Roger Federer out of top 10 for first time since 2002
He could see a further drop after the ATP World Tour Finals in London this month.
Former World No. 1 Roger Federer, who is widely considered one of the greatest tennis players of all time, today dropped out of the top 10 rankings for the first time since the 14th of October, 2002, soon a few months after he made his professional debut.
Federer is currently at 16th on the rankings, previously at 9th before tumbling 7 points following the conclusion of the BNP Paribas Paris Masters, where Andy Murray won the title – and became the new World No. 1 , that title having previously been held by Novak Djokovic.
17-time Grand Slam winner Federer, who held the World No. 1 title for a staggering 377 weeks, has of late struggled with a number of injuries, but put in a spirited performance at Wimbledon this year to make the semi-finals before being ousted by eventual runer-up Milos Raonic in a hard-fought match that saw Federer fight on despite sustaining an ankle injury.
Following that performance, Federer, who had been scheduled to represent Switzerland at the Rio Olympics this year, pulled out of the event and went on to announce he would not be competing for the remainder of 2016, only returning to the sport in early 2017.
The ace, who amassed a number of titles in addition to his men’s singles high of Grand Slams, has been the king of the grass court over his career, and this year even made the semi-finals of the ATP500 Gerry Weber Open in Halle, Germany, in the lead up to Wimbledon.
In addition to his numerous achievements on the court, Federer was also this year declared the most valuable sporting brand in the world, beating out popular footballers Lionel Messi and Cristiano Ronaldo.
Federer has not won any titles in 2016, but despite his long career had sustained a high level of form as recently as mid-2015; that year, the Swiss, who is 34-years-old, won 6 titles – across clay, grass and hard courts. One of those was a Masters title – at the Cincinnati Open.
To expect Federer to return to form would not be unrealistic – the Swiss has been able to sustain a high level of form since turning pro in 2001, and in 2014 was perceived as having significantly overhauled his game to adapt to the changing baseline-specialized tennis that appears to be more popular nowadays.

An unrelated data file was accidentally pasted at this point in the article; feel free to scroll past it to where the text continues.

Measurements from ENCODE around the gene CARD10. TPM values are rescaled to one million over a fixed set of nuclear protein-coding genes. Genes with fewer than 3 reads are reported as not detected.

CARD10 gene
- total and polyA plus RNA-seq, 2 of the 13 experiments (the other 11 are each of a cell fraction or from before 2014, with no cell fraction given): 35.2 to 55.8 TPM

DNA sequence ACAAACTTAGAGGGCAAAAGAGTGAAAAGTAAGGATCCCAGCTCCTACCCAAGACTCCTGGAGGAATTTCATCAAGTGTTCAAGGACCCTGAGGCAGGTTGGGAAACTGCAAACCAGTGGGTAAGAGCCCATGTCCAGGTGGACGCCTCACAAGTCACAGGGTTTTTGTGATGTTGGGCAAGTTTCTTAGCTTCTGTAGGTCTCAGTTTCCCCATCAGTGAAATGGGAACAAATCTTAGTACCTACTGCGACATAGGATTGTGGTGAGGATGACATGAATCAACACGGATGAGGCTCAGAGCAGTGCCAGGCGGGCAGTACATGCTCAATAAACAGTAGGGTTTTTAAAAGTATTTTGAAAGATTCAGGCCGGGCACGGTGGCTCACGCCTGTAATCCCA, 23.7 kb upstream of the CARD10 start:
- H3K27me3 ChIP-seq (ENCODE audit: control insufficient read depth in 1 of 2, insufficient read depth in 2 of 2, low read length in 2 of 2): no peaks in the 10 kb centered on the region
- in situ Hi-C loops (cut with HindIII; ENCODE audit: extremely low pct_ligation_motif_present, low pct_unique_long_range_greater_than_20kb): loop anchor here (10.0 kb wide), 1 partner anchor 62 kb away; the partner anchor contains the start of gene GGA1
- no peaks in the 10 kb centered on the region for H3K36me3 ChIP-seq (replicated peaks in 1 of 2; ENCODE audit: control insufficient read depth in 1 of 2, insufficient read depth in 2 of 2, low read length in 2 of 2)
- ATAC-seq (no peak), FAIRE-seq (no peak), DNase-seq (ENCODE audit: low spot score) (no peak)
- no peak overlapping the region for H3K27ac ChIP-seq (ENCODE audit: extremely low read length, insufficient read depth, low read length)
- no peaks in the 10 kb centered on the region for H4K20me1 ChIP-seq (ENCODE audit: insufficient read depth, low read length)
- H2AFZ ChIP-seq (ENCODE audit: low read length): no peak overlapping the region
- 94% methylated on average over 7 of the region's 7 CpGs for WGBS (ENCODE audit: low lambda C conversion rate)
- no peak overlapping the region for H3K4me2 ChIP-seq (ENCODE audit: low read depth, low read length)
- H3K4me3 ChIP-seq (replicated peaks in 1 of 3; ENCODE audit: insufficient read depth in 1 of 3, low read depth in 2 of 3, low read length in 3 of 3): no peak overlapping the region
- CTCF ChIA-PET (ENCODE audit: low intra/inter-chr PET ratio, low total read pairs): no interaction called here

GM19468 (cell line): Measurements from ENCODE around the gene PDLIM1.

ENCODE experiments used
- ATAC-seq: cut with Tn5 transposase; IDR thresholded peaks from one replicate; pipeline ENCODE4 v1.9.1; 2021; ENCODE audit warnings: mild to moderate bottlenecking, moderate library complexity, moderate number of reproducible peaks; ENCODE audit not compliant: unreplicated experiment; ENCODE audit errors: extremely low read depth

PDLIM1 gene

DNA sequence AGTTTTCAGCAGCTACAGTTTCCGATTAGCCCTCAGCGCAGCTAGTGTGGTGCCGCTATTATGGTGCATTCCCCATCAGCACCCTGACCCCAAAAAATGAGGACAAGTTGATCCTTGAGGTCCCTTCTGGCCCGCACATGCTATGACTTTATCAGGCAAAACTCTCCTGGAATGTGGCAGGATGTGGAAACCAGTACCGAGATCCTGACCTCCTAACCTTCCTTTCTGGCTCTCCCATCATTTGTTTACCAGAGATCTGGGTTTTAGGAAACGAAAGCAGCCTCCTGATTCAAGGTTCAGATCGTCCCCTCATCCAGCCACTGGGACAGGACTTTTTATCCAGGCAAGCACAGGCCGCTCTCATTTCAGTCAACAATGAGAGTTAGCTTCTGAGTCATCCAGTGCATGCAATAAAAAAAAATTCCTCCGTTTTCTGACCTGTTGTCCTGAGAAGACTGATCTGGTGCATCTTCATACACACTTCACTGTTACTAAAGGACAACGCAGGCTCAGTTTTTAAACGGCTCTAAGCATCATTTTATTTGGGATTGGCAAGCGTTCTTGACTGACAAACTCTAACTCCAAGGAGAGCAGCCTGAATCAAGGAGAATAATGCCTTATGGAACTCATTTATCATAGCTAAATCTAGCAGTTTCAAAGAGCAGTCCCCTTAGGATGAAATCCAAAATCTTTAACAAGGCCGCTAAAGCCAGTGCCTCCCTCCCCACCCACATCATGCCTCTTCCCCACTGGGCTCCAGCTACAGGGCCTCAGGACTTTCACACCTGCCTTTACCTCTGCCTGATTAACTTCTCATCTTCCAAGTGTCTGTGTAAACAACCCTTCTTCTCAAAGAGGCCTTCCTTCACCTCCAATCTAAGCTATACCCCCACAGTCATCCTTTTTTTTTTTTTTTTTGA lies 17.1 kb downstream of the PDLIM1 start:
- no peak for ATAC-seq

Although Federer is no longer coached full-time by Stefan Edberg, former No. 1 Edberg remains to be with Federer in an advisory capacity and even in 2016 was seen at a number of Federer’s Grand Slam performances, this year seated with the Federer family in their box at Wimbledon.
In several interviews since, Federer has spoken of the fact that he continues to keep his fitness routine on and has been constantly practicing the game in the months leading up to his return; the Swiss was pictured with compatriot and friend Stan Wawrinka hitting in Geneva last month. Federer has often been seen supporting Wawrinka’s successes, cheering for the 31-year-old Wawrinka as the latter won the US Open title this year with a four-set win over defending champion Novak Djokovic.
Federer, who was the oldest male player in the draw at Wimbledon this year, will return to play in 2017 at the Hopman Cup, a team tennis tournament in Australia; he will be partnered by former Rogers Cup winner Belinda Bencic, a former top-20 singles player who has since dropped to 43rd in the rankings following a series of early losses.
The Hopman Cup is scheduled for the 1st of January, 2016 and will see teams from Australia, Great Britain, Switzerland, France, Spain and Germany among others participate.